Constable: Anthology celebrates 75 years of writers' workshop

  • To celebrate its 75th anniversary, the Off Campus Writers' Workshop published this anthology.

    To celebrate its 75th anniversary, the Off Campus Writers' Workshop published this anthology. Courtesy of Windy City Publishers

  • Charles Dickinson

    Charles Dickinson

  • Sarah Ray Schwarcz

    Sarah Ray Schwarcz

 
 
Updated 6/9/2021 10:14 PM

In 1946, a dozen wives of Northwestern University professors were searching for an outlet for their literary talents.

"They decided to put on a little coffee klatch and improve their writing," says Fred Fitzsimmons, current president of what became the Off Campus Writers' Workshop, which now boasts 450 members. "It's the oldest continuous writers' workshop in the United States."

 

Meeting most Thursday mornings at the Winnetka Community House, the group has expanded its reach during the pandemic by hosting speakers on Zoom. Instead of a couple dozen members who can make the weekly meetings, the group now regularly draws as many as 150 writers from across the city and suburbs, across Illinois, across the nation, and across the sea, with members from Israel, France, Japan, Australia and elsewhere.

In honor of the group's 75th anniversary, it published an anthology of members' short stories, memoirs and creative nonfiction titled "Turning Points." It features 43 writers, several from the suburbs, including two former Daily Herald employees.

Charles Dickinson, who graduated from Arlington High School and lives in Rolling Meadows, was a copy editor at the Daily Herald, Chicago Sun-Times and Chicago Tribune and is author of acclaimed short stories and novels such as "Waltz in Marathon," "Crows," "The Widows' Adventures," "Rumor Has It," "A Shortcut in Time," and "A Family in Time." In addition to serving as consulting editor for the anthology, Dickinson contributed "The Lint Artist," a futuristic tale in which most Americans get monthly Universal Basic Income checks and the United States is known as Hackistan.

"I joined OCWW because I had been a writer for as far back as I could remember but had never really examined the process," Dickinson says. "I've learned so much. The people are wonderful, and the anthology is full of outstanding stories."

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Janet Souter, a former community news coordinator and columnist for the Daily Herald, has written more than 50 books with her husband, Gerry. Her story, "Slam," is told from the point of view of a girl in a poetry class.

The diversity of the stories makes this anthology special, says Peter Hoppock, 72, who built a successful career as an advertising executive and coached competitive club soccer teams before joining the workshop and becoming an editor for this project.

"My approach was to really focus on what each writer wanted. What did you want the reader to feel?" Hoppock says. His story, "How Grandpa George Got to Heaven," deals with a boy's fears that his grandfather's soul is trapped in the coffin and will be buried with his body.

Fellow editor Renee James, a Wheeling resident, says some writers in the anthology are "polished pros" who have published novels and stories, and some are writers for whom this is their first published piece. James and Hoppock helped them all reach their potential.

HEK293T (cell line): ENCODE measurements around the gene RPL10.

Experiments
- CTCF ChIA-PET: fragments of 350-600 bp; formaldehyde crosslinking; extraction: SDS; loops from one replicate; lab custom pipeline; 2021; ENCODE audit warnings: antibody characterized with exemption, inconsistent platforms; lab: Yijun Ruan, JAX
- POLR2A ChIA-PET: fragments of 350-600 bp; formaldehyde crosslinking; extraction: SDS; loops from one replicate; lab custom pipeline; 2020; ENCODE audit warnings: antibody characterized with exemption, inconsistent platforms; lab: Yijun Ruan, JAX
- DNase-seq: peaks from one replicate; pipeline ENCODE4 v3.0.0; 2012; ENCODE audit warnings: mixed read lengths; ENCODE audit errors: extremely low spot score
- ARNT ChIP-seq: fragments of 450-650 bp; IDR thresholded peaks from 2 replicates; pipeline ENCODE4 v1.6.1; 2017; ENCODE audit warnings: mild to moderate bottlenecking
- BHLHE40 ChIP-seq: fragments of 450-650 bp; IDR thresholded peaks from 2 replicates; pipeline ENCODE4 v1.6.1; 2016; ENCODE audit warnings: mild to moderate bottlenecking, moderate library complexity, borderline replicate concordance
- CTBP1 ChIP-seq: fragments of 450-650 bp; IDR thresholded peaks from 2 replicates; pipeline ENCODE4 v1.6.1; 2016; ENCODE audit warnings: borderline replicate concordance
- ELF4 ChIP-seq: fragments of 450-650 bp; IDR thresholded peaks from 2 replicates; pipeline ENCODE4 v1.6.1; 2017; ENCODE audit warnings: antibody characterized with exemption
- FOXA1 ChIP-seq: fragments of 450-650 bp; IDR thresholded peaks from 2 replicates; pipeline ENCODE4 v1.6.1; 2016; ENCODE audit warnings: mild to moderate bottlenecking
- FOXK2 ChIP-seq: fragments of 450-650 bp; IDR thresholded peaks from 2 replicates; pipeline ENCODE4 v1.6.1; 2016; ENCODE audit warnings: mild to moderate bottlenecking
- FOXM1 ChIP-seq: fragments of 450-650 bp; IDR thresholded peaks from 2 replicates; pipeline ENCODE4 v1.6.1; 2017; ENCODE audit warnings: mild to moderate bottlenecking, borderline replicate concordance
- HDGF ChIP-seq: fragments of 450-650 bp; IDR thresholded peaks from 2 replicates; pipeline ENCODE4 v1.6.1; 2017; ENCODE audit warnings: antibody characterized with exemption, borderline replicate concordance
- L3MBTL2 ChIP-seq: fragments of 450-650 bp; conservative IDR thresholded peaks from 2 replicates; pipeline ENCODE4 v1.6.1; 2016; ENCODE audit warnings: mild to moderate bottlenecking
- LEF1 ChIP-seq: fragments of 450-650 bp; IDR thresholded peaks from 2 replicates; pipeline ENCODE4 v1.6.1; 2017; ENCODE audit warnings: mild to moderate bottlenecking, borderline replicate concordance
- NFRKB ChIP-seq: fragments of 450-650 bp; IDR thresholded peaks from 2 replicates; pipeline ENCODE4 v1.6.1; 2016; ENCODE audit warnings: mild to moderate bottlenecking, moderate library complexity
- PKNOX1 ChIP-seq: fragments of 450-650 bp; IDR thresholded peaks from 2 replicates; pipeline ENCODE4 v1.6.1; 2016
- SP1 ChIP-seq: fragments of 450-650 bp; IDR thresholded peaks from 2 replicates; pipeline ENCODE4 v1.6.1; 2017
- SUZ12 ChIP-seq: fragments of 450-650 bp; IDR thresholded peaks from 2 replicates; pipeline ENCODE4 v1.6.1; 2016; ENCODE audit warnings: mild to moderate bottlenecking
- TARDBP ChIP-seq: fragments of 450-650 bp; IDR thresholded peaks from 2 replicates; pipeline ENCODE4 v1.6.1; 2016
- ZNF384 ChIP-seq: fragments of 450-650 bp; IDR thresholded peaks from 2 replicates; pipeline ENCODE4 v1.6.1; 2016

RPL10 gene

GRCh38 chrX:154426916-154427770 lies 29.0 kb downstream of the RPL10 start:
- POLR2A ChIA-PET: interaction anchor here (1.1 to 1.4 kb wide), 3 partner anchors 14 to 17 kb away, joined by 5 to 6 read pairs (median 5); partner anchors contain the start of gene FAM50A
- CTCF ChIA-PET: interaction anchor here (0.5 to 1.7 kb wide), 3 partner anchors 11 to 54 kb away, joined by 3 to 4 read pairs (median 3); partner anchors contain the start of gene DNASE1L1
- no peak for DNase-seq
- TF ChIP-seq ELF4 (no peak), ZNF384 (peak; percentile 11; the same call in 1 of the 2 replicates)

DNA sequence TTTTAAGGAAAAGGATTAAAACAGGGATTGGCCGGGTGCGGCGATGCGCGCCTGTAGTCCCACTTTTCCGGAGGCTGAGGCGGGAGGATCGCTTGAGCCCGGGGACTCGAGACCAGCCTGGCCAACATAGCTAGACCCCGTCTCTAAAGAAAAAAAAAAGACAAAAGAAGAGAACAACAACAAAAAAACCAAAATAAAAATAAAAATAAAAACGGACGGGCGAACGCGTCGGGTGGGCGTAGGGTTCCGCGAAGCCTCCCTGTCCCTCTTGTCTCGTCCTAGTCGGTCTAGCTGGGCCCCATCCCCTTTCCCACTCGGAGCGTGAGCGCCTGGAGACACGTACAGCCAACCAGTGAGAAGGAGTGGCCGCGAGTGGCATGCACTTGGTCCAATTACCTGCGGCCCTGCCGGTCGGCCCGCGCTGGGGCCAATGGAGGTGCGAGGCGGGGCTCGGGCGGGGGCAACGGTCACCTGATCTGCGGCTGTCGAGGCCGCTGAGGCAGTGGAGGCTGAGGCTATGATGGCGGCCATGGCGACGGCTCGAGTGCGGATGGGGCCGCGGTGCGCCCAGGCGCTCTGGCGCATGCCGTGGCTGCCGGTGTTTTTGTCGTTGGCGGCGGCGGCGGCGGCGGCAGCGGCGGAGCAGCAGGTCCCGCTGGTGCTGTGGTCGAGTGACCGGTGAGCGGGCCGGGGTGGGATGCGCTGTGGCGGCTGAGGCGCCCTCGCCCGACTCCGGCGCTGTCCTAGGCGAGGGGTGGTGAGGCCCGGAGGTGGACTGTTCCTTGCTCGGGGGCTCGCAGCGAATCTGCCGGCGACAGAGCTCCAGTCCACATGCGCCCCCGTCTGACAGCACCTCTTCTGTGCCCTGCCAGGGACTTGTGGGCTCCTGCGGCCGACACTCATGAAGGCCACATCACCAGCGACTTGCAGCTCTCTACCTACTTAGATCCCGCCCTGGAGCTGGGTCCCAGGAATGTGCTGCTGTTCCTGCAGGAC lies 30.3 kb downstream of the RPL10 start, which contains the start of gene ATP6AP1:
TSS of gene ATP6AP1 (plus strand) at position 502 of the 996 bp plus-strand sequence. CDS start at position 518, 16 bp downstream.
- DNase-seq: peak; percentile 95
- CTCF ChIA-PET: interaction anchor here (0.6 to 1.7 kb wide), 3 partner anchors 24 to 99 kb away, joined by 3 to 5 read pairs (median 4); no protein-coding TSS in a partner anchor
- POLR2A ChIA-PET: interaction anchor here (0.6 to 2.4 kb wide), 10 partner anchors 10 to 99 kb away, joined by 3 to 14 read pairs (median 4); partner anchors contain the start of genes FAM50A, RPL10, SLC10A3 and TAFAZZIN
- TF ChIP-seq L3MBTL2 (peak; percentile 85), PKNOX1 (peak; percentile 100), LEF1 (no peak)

"Maintaining respect for their work and passion, that whole thing is an art," says James. A Vietnam War veteran and transgendered author, James has published five crime novels and several short stories. Her piece in the anthology, titled "Hell Week," is about a Vietnam veteran returning to his college fraternity.

"How Long Is a Lifetime?" is a story about an outing with a 96-year-old woman, written by Sarah Ray Schwarcz of Libertyville. A former Chicago Public Schools teacher and principal, Schwarcz began writing in earnest at age 73 after she retired.

"At that age, I finally found the time to do some writing," Schwarcz says. She and her husband, Otto, a concentration camp survivor who had multiple sclerosis and other health issues, moved into a handicap-accessible house in Gurnee, where she'd go to the local library to write.

"Last year, I published my first book," says Schwarcz, who is 82. Her memoir, "Pearls and Knots: Dancing on a String from the Mississippi to Lake Michigan," gives a humorous and touching look at her path from Dubuque, Iowa, to Chicago. Her next book, a magical realism novel written for middle-school kids, will be published this year with the title "The ShrinkWithers." She plans to publish a book of poetry next year.

"OCWW is just a great, wonderful group," says Susan Winstead, 60, an Army veteran who retired as a captain, lives in Des Plaines, and is a past president of the workshop. Her story, "Porch Pirate," is about a package thief who makes a discovery. Even in the military, where she served in Germany as a company commander during the first Gulf War, Winstead managed to write children's stories about nature and crafts. Working in special education and early childhood programs, Winstead says the workshop has helped her writing and is filled with "people who want other people to do well."

Speakers have included the legendary Fred Shafer, longtime teacher of fiction writing for Northwestern University, and a litany of authors such as Stuart Dybek and Rebecca Makkai. Scott Turow wrote the preface to the anthology.

To buy the book or learn more about the organization, visit ocww.info.

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